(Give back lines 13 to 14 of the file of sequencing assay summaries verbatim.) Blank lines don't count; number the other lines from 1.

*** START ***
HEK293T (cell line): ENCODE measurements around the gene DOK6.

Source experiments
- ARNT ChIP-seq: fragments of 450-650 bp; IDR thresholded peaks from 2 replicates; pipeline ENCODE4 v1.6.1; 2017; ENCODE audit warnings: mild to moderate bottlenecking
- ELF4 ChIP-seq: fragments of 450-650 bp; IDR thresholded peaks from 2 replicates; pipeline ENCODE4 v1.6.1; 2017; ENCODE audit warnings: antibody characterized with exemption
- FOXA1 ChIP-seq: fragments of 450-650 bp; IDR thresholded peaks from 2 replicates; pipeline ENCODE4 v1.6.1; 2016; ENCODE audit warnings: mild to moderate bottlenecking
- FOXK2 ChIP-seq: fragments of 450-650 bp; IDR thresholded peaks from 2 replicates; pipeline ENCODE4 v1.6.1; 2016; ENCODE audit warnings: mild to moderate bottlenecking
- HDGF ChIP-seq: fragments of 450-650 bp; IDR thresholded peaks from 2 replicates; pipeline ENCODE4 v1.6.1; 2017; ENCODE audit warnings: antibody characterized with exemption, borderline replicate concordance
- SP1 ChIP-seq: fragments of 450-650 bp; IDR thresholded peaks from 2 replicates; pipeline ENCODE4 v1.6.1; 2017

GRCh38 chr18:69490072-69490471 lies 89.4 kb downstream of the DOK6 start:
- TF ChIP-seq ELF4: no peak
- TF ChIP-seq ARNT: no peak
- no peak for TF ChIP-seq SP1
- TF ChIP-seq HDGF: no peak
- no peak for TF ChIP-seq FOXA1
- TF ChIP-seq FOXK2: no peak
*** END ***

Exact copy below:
- TF ChIP-seq HDGF: no peak
- no peak for TF ChIP-seq FOXA1